Many of the products covered under Medicare Part D are American Innovation Products.  If we adversely affect the marketability and financial viability of these products, we stifle the innovation that is our path to recovery.

How we can break it by “fixing” it

We have a lot at risk on the innovation front.  CBO has reported that imposing price controls in Part D could “reduce the amount of funds that manufacturers invest in research and development of new products.”[iii]  Furthermore, the Department of Commerce has found that foreign government price control strategies “tend to have the most significant impact on the newest and most innovative medicines…”[iv]    Reducing investment in research would slow medical progress in cancer, Alzheimer’s disease, osteoporosis, and other conditions that disproportionately affect the elderly, where patients have
urgent, unmet needs.

Why Medicare Part D Works:

The American People understand and depend on Part D.  Eighty-four percent of Part D enrollees are satisfied with their coverage, and 95 percent say their coverage works well.

How we can break it by “fixing” it

Turning Medicare into Medicaid is a dangerous experiment. This would be the first time ever that Medicaid payment is used as the benchmark for Medicare. Dual eligibles also receive physician and hospital care, all paid for at Medicare, not Medicaid, rates. Beginning to impose Medicaid’s payment rates in Medicare will set back efforts to reform Medicare and create enormous problems for seniors.

When Part D was created, many groups advocated for the dual eligible population to be included in Medicare rather than in Medicaid.   Treating dual eligible or LIS beneficiaries differently for the purpose of pricing could fundamentally alter the program and open the door to different treatment for these most vulnerable beneficiaries.  Beneficiaries in the Medicaid program often face significant access restrictions. For example, many states impose limits on the number of allowed prescriptions per month,  which has been associated with declining use of medicines and poor outcomes.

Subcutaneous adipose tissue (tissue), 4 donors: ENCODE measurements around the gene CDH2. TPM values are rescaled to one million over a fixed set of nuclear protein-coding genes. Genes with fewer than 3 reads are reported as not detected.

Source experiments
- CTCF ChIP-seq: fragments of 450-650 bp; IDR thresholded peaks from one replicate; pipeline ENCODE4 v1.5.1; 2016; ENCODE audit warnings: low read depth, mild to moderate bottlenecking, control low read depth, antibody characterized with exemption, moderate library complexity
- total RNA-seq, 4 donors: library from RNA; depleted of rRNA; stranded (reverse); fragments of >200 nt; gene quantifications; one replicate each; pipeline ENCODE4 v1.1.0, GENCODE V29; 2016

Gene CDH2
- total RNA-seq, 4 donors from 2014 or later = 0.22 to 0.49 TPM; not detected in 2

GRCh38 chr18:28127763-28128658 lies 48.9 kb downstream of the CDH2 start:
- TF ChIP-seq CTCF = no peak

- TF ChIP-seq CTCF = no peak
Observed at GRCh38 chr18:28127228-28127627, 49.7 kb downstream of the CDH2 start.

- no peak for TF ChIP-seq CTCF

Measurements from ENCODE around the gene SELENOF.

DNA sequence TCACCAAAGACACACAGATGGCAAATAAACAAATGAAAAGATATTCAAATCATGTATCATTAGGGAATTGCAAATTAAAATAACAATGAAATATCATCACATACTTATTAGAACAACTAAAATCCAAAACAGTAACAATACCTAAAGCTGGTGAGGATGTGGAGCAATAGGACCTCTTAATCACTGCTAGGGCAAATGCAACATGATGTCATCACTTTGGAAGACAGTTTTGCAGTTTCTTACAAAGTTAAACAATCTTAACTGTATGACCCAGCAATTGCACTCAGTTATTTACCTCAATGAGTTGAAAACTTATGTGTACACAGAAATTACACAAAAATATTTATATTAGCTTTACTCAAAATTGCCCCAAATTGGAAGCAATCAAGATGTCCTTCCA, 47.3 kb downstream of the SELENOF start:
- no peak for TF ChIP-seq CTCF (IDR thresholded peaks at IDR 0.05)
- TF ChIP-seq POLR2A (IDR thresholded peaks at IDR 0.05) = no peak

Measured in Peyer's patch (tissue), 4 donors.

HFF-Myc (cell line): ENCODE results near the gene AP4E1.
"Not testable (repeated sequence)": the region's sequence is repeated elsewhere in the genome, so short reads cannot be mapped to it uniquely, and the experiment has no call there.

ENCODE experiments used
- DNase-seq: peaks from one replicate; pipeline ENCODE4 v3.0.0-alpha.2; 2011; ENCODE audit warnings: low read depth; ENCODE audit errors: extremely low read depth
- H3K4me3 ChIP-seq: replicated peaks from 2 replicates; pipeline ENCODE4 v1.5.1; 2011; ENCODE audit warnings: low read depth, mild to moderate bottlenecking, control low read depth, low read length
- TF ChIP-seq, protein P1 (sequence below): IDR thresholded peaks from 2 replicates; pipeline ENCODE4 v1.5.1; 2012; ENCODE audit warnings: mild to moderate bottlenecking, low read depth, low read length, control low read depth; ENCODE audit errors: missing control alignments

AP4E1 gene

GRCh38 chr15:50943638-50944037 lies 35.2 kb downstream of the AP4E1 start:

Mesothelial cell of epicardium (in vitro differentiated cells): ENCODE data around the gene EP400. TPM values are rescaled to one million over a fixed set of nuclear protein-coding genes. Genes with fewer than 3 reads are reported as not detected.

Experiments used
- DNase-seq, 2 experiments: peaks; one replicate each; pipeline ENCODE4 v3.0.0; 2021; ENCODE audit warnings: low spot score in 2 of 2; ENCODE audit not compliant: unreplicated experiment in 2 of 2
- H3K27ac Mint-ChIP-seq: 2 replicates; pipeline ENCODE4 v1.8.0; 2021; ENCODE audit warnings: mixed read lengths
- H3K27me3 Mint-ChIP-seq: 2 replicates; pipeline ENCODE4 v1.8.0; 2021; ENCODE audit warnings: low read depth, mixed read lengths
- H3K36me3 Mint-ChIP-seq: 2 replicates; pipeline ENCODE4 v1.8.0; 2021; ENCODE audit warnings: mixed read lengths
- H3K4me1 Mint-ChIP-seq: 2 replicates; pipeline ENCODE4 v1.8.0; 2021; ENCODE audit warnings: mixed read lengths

As I shared in the beginning, Medicare Part D is Working. It has allowed us to reduce healthcare costs and through the products it covers stimulate innovation and create joba.  Fixing a syatem that is not broken could negatively impact thousands of Arizonans and millions of Americans.  Either directly
or indirectly.  I know you have a lot on your plate in solving the financial challenges our country is facing.   Perhaps it is time to take Medicare Part D off the “fix it list” and  use our scarce resources to address other challenges that can truly use the help.

On behalf of the Arizona BioIndustry and our community, I thank you for taking the time to read this letter and for doing what is best for all of us.

[i] PhRMA analysis based on PricewaterhouseCoopers, “Exploring the Relationship Between Revenues and Employment in the Biopharmaceutical Industry,” PWC Research Report, June 2009, Table 1; PricewaterhouseCoopers, “Health Reform: Prospering in a Post-Reform World,” May 4, 2010, page 30.

[ii] Archstone Consulting and R.L. Burns, “The Biopharmaceutical Sector’s Impact on the Economy of the United States,” Fact Sheet, Washington, DC, 2010.

[iii] CBO , “Reducing the Deficit: Spending and Revenue Options” March 10, 2011, p. 54.

[iv]  “Pharmaceutical Price Controls in OECD Countries, Implications for U.S. Consumers, Pricing, Research, and Development, and Innovation”  U.S. Department of Commerce, International Trade Administration (December 2004).

Posted in Advocacy and Regulations, Government Affairs Blog, Press Room.